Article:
So the natural thing for me to do, once I admitted this to myself, was to begin purchasing PEN cameras and MFT lenses. I had a couple of concerns as detailed below, so I proceeded slowly:
One way I love using my cameras is to shoot wide-open, to get proper separation between my subject and the background, and this was a concern as I began purchasing Micro Four Thirds gear: would I be able to get a shallow depth of field from cameras known for their high depth of field? The answer turned out to be a resounding yes, and it was the 45mm f1.8 lens that made me go “wow”.
Here is one sample photograph.
Another way I love using my cameras is in low light, particularly at dusk. With previous Olympus cameras that I’d reviewed, I knew I couldn’t go above ISO 800. I wanted to see if things improved with the newer PEN cameras. When I reviewed the PEN E-P2 in 2010, I went to ISO 1600 and 3200 and the results were usable, but not ideal. I also knew I hadn’t really tested the E-P2 fairly, because the widest lens I’d used on it was f3.5 at its max (it was the kit 14-42mm f3.5-5.6 lens), while for my other cameras, I had f1.4 lenses which obviously helped them gather much more light and perform much better in low light. Also, what had improved a lot over the years was the ability of software like Lightroom and Olympus Workspace (formerly known as Olympus Viewer) to apply good noise reduction to high-ISO images.
Incidentally, even with the aid of f1.4 lenses, I was thoroughly disappointed with the high-ISO performance of my Canon 7D over the years, to the point where I took to reusing my old Canon 5D in low light, so I wouldn’t end up muttering curses under my breath when I developed the images.
So once I bought the E-P2 in 2018, I took photos with it in low light once again, this time with proper wide-open lenses like the 17mm f/1.8 and the 45mm f/1.8 and I was thoroughly surprised at how well the camera performed. Here are a couple of samples.
These were developed in Adobe Lightroom, but I will say this: Olympus Workspace is much, much better at reducing noise in high-ISO images from Olympus cameras than Lightroom. If you’re disappointed with how your final images look after you put them through Lightroom, put those same images through Olympus Workspace and you’ll be surprised at the results. I know I was! Granted, it is slower to work with and it doesn’t offer all of the file management, presets and collections options that make it so convenient to use Lightroom, but it has no competition when it comes to getting the best image quality from your developed photos.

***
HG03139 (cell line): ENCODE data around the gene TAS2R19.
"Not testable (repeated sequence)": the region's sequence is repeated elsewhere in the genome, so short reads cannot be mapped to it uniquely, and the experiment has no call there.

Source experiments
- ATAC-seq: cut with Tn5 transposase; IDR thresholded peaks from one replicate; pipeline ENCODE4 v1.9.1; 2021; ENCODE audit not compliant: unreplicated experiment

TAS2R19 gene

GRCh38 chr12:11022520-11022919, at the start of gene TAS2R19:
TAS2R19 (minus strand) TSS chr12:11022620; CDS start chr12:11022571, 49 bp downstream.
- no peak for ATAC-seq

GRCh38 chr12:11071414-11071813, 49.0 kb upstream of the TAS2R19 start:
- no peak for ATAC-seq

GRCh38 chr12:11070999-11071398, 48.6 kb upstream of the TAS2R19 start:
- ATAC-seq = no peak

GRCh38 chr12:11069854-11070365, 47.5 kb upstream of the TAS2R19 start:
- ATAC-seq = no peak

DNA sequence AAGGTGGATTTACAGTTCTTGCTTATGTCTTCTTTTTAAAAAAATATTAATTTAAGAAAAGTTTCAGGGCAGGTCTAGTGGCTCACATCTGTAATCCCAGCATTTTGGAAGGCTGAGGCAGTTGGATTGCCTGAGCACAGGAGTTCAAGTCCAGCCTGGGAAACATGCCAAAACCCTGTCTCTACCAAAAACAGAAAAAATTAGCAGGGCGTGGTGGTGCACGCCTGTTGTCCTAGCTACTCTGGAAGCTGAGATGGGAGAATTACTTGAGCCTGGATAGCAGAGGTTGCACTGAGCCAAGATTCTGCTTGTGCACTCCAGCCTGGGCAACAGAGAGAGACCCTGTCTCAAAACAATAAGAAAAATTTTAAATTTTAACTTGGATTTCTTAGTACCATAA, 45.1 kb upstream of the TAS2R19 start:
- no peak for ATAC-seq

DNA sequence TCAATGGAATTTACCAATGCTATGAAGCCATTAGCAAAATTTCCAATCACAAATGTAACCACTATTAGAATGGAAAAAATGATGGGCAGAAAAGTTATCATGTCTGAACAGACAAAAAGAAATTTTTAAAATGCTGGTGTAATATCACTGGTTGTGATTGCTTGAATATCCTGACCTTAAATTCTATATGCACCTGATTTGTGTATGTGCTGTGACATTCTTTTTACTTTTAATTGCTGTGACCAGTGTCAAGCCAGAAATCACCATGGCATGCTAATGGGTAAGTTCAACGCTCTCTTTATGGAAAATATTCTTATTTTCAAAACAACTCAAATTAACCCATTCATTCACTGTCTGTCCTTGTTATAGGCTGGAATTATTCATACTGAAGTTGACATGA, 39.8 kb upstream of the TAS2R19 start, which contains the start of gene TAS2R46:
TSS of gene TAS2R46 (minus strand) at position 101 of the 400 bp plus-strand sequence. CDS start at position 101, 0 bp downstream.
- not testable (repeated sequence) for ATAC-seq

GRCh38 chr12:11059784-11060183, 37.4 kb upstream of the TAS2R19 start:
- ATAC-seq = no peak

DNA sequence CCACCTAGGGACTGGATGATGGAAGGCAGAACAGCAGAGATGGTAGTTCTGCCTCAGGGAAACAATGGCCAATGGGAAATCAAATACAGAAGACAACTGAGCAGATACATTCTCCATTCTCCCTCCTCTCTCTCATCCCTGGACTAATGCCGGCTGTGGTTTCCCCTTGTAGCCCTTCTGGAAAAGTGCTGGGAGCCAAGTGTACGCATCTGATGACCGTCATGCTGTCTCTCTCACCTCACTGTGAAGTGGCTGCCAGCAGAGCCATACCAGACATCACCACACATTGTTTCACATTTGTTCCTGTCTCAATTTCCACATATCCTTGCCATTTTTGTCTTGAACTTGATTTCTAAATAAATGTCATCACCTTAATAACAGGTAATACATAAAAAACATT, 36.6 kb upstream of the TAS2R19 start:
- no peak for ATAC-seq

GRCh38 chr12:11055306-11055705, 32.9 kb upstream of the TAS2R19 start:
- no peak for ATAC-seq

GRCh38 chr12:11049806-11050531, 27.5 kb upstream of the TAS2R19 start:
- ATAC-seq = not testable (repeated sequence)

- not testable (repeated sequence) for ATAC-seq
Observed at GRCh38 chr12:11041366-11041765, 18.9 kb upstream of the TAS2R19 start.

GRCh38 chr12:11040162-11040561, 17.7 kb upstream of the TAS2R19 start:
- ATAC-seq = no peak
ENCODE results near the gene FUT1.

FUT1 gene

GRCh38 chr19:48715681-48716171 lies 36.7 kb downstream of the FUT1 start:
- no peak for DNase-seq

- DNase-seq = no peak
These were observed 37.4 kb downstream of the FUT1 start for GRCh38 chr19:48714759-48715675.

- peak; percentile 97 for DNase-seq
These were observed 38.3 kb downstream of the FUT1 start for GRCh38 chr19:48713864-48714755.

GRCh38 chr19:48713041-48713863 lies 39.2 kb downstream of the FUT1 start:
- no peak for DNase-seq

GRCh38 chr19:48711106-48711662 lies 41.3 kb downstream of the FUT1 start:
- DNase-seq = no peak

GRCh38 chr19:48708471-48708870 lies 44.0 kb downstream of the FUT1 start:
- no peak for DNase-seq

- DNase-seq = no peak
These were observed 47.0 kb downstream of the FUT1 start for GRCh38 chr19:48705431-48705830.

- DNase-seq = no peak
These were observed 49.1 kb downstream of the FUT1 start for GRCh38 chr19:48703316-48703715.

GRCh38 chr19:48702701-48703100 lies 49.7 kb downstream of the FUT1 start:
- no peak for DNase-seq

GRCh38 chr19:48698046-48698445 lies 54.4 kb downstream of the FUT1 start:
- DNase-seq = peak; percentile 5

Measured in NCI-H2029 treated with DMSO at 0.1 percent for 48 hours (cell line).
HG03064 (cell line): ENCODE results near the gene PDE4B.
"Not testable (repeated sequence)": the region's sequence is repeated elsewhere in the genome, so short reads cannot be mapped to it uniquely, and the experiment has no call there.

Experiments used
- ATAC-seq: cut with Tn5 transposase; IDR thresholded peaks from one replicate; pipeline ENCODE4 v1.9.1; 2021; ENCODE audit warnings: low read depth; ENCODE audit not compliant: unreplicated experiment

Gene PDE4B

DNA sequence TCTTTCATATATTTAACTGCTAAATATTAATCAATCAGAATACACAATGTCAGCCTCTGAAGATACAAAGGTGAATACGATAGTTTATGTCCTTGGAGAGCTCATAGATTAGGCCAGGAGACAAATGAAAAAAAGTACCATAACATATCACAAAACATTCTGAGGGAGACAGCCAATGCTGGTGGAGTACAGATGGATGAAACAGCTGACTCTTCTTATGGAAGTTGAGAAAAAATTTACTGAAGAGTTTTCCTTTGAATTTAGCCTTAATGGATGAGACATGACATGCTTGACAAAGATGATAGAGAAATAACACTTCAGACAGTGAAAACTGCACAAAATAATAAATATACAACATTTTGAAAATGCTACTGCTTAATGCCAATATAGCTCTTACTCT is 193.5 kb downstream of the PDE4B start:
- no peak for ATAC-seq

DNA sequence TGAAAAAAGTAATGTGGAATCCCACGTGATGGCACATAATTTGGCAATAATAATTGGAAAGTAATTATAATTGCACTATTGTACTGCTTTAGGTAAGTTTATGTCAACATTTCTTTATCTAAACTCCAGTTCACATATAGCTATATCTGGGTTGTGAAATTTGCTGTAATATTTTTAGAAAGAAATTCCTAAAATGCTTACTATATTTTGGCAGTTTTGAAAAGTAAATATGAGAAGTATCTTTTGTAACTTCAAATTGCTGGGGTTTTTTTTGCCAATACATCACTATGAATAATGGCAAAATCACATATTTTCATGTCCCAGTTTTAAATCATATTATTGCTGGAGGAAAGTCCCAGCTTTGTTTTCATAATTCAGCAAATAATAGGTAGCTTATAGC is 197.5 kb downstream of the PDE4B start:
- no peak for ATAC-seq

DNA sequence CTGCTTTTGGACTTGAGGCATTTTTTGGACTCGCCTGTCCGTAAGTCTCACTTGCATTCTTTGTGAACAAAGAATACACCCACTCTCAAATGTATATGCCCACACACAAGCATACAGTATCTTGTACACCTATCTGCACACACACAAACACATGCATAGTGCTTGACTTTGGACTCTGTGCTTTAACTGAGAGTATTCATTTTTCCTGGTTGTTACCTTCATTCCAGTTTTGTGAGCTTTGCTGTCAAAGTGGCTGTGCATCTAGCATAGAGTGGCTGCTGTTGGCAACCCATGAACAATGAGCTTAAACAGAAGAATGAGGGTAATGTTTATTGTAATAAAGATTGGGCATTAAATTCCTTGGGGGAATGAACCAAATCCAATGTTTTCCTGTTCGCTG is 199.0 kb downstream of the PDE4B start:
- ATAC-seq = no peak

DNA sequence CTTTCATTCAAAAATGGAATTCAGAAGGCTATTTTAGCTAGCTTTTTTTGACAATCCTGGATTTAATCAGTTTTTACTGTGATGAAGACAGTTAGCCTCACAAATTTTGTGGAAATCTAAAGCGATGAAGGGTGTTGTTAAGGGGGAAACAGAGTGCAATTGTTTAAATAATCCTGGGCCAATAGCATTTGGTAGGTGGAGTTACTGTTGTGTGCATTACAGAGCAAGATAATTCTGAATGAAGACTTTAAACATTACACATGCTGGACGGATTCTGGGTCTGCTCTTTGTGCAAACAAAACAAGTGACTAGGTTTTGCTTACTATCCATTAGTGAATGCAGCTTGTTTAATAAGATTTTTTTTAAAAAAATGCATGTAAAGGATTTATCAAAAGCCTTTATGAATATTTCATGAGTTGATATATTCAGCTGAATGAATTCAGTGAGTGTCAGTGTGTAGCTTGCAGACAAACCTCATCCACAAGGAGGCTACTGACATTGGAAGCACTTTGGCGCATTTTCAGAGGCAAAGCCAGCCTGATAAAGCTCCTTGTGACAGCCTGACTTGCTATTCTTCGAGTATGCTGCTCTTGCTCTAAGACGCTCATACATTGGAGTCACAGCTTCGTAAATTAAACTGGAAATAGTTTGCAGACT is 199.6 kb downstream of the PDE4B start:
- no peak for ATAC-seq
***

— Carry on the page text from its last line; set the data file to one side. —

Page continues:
Seeing how well the E-P2 performed with proper lenses, I went ahead and purchased the E-P3 and the E-P5. I was also lucky to find an E-P1 in very good condition, so I bought that as well.
As I used them, I saw that things got better with each model, from the E-P1 to the E-P2, from E-P2 to the E-P3, and from the E-P3 to the E-P5, in terms of high-ISO noise management and many other things, to the point where photos taken in dim indoor lighting turn out like this:
I have absolutely no complaints about images like these, so naturally my concerns about the performance of Olympus cameras in low light went up in smoke, so to speak.
Once these two concerns — shallow depth of field and low light performance — were nullified, I could truly begin to use my PEN cameras as my primary cameras, and I began purchasing more lenses. I now have nine MFT lenses and two converters (macro and ultra-wide), covering a focal range of 9-300mm (equivalent to 18-600mm in 35mm format), so my needs are pretty well met. More importantly, I’ve proven to myself that I can use PEN cameras professionally, and that I can use Olympus cameras full-time for my photographic needs, which is what I’ve done since 2018.
I have had a soft spot for Olympus cameras for some time. My first proper digital camera was the Olympus C3000Z, which I used from 2004-2007.
The C770UZ was next, and I used it from 2005-2010.
I then got the PEN E-PL1, which I used from 2012-2018 as my primary travel camera and as my backup camera at home. I got it from Costco as a kit with the 14-42mm and 40-150mm lenses, and loved taking it along on trips, because it was so tiny and light and with those two lenses, I was covering a focal range of 14-150mm (equivalent to 28-300mm in 35mm terms).
From 2018 onward, I’ve used my various PEN cameras as my primary cameras, with my PEN E-P5 racking up the most shots at over 65K. Now of course the PEN-F is my primary camera and I’m very happy. When I sit at my desk, I keep it there in front of me and I admire its design as I work on my various projects. I love it!
So there you have it! I hope this was helpful in some way. Thanks for reading!
I’d like you to look around and take a mental poll of all the famous photographers you know. Off the top of your head, how did you find out about them?
Chances are you found videos they made, where they talked about some aspect of photography or some other thing, and showed you some of their photographs, or at the very least, had links in the video description or on-screen to their portfolios or websites. What likely didn’t happen is you didn’t see one of their photographs in a publication somewhere, then you looked them up online, found their website, read their bio and looked at their portfolio.